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OHIO — Today, Wednesday, June 2, serves as a milestone on the hardship road that is the COVID-19 pandemic. At midnight on Tuesday, the Ohio Department of Health and Governor Mike DeWine’s administration lifted all orders pertaining to masks, social distancing, and capacity limits, indoors and out.
During a recent address, DeWine lauded the efforts of all Ohioans, saying residents showed “grit, determination, and such great compassion” in the face of the pandemic, and the efforts on the part of the ODH and the State to curb its spread. He then announced the lifting of orders supporters deemed necessary, and opponents — including many members of Ohio’s General Assembly — described as draconian.
“The tide of this pandemic is finally turning in our favor,” DeWine said. “It’s time to end the health orders. It’s been a year. You’ve followed the protocols. You’ve done what we’ve asked you to do. You’ve bravely fought this virus.”
While the orders are now lifted in general, some restrictions remain in place. Long term care and assisted living facilities are still subject to pared down mandates. Additionally, Ohio businesses and schools may still require masks for some, if not all.
A key component to when and how private and public businesses and agencies might implement orders of their own is what medical professionals have described as the single greatest weapon against the virus: vaccination.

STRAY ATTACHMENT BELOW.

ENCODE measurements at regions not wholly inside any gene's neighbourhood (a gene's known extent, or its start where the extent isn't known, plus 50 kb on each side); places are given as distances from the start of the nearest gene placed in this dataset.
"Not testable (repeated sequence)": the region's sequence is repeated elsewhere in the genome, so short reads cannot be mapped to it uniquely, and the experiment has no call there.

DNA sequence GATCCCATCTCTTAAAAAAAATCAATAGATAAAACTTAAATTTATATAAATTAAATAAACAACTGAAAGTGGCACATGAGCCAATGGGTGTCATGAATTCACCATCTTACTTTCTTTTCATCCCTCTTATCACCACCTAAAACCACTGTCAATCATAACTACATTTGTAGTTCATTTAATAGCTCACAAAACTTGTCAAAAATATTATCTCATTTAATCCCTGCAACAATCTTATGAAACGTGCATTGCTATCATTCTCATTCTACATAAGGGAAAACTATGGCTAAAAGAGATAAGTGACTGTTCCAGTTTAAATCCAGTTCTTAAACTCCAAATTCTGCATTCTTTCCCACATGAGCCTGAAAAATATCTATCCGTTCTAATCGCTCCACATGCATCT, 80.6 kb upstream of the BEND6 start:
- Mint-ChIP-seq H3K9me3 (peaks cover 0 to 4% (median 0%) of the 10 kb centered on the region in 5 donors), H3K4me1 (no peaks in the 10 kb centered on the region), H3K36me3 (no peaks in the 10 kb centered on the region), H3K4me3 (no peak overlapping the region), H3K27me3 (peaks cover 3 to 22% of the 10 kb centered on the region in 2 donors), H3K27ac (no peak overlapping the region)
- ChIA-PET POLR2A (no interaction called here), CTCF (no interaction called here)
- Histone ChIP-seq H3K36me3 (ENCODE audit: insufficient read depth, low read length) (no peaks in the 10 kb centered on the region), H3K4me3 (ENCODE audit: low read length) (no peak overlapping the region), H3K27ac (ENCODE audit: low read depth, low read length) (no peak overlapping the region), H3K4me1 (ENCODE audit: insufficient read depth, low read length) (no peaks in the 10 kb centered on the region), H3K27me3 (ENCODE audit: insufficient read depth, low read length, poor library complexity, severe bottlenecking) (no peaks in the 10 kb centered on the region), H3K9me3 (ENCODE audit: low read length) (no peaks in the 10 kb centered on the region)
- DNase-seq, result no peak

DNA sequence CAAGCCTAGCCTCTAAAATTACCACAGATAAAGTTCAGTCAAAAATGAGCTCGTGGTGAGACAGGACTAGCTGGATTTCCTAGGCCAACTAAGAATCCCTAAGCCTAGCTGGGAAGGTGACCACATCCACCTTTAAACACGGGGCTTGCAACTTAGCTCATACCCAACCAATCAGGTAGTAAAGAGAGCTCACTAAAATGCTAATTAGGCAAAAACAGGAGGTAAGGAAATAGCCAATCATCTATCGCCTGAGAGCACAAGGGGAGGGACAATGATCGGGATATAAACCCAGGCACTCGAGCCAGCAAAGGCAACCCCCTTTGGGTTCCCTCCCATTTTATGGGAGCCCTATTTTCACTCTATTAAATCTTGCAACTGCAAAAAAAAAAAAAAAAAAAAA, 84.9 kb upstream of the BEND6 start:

That scientific belief wasn’t lost on DeWine. In announcing the lifting of the orders, he emphasized the need for vaccinations, a sentiment Putnam County Health Commissioner Kim Rieman echoed.
“The mandates are lifted, the social distancing and the masking mandate,” she said on Tuesday. “However, CDC guidance is still that unvaccinated people should wear a mask. People need to evaluate who they’re going to be around, and their own vaccination status, and make the decision that best protects them and their loved ones.”
When the vaccine first arrived in Putnam County just before Christmas of last year, Rieman said county residents’ lined up for inoculation, creating wait lists, and the need for mass vaccination clinics. Now, she said, those numbers have dwindled. Once in the top five in the State for percentage of population vaccinated, Putnam County has since fallen into the bottom third.
“Putnam County, like a lot of other counties in Ohio, is seeing a slow down,” Rieman said. “We are really wanting to keep up what we were doing, because we know there are a lot of individuals out there who could receive the vaccine who are just choosing not to.”
Although clearly an advocate for vaccination, Rieman said there are purely selfish reasons why everyone should pursue vaccination.
” One of the things we want to make clear, even though the mask mandate is lifted — along with social distancing and occupancy limits — the thing that does still stand is if you are in contact with a confirmed case of COVID, the quarantine will still be implemented. We don’t want people to think there’s no need to do this anymore, and that there’s no need to get vaccinated. There still is a very important need to get vaccinated. If someone comes in contact with a confirmed case, they will still have to quarantine for those ten days. Unless they’re vaccinated. If they are vaccinated, they can continue doing what they’ve been doing, unless they show symptoms.”
Rieman asserted the quarantine mandate is in effect for all unvaccinated individuals, even those who have already contracted the virus.
“Even though we’ve been living with this for a year, this is still a relatively new virus,” Rieman said. “We just don’t know enough at this point. We can’t take chances.”